Leclerc’s extra pit stop put him in sixth ahead of Norris, who switched to hard tires to stay ahead of Alonso and Ocon’s Alpines by one stop.
Vettel recovered from early contact with Albon to take the final point in the updated Aston Martin ahead of teammate Lance Stroll, the Canadian was turned around after contact with Daniel Ricciardo, the McLaren driver who fended off the 5 second penalty.
Pierre Gasly crossed the finish line in 12th from a pitlane start after exceeding the engine allocation limit with an engine change on Saturday night.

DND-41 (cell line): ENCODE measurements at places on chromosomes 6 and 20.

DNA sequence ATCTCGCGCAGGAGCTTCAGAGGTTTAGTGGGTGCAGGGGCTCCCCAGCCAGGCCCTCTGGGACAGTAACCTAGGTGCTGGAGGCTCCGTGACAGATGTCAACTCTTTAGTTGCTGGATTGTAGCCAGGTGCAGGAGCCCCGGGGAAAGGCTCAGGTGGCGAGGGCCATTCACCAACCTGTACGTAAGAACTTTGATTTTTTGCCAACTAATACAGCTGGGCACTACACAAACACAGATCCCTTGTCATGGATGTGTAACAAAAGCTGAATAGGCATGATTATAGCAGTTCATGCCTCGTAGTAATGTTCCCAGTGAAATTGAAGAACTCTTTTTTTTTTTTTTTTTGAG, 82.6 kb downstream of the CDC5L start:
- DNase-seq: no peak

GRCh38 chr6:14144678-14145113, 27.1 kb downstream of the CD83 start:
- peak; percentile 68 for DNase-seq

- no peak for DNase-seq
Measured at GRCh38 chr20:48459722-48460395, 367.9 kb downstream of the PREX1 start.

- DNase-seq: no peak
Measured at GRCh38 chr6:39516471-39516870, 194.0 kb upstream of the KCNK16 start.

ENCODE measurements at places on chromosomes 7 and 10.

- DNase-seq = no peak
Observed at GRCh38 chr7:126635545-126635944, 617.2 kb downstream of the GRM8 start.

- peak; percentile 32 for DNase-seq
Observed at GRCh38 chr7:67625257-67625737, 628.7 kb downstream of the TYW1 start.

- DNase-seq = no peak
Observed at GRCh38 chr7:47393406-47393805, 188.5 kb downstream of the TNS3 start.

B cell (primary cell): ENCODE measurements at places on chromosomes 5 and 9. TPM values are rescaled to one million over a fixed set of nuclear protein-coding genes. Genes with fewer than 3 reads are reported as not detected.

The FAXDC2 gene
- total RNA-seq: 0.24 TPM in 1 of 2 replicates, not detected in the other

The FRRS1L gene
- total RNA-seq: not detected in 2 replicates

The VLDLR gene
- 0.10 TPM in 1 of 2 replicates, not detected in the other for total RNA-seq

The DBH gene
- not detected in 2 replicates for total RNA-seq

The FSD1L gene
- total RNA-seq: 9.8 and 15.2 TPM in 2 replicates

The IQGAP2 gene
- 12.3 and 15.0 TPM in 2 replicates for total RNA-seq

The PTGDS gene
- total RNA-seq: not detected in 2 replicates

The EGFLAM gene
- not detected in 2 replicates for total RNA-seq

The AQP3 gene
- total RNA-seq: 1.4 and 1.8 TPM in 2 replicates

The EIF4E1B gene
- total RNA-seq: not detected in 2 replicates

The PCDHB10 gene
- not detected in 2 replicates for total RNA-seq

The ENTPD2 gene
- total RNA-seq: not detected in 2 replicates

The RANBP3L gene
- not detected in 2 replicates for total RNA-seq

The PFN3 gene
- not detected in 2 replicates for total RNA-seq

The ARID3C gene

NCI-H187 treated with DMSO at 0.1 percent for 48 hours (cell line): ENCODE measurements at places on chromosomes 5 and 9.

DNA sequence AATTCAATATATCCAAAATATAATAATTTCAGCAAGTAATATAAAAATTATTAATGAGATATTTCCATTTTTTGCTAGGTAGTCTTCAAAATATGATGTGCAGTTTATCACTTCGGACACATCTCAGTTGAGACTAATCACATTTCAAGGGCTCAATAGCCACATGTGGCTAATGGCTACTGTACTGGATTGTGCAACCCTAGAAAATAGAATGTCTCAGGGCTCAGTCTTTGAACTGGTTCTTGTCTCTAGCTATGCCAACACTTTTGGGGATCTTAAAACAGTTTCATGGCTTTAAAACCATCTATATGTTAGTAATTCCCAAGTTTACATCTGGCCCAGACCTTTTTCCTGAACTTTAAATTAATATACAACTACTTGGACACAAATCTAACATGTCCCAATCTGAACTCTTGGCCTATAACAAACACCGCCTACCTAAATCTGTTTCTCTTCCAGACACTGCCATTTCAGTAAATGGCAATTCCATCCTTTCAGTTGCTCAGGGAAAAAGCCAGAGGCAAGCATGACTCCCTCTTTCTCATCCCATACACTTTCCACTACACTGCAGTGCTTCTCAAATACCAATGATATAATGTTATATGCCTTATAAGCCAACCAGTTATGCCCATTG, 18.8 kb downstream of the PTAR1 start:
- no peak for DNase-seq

Zhou Guanyu led Mick Schumacher and the reprimanded Ricciardo, while Kevin Magnussen hid to nothing after an early switch to the hard floors in the upgraded Haas before making two more stops.
Albon finished 17th ahead of FP3 pacesetter and Williams teammate Nicholas Latifi.
Yuki Tsunoda completed the finishers after spinning through the Turn 6-7 chicane from 17th to back as Bottas was the only driver to retire in the last race before the summer break.
|1||Max Verstappen||red bull||–|
|5||Sergio Perez||red bull||-15,688|
|10||Sebastian Vettel||Aston Martin/Mercedes||–|
|11||lance walk||Aston Martin/Mercedes||–|
|12||Pierre Gasli||AlphaTauri/Red Bull||–|
|13||Zhou Guanyu||Alfa Romeo/Ferrari||–|
|19||Yuki Tsunoda||AlphaTauri/Red Bull||–|
|20||Valtteri Bottas||Alfa Romeo/Ferrari||–|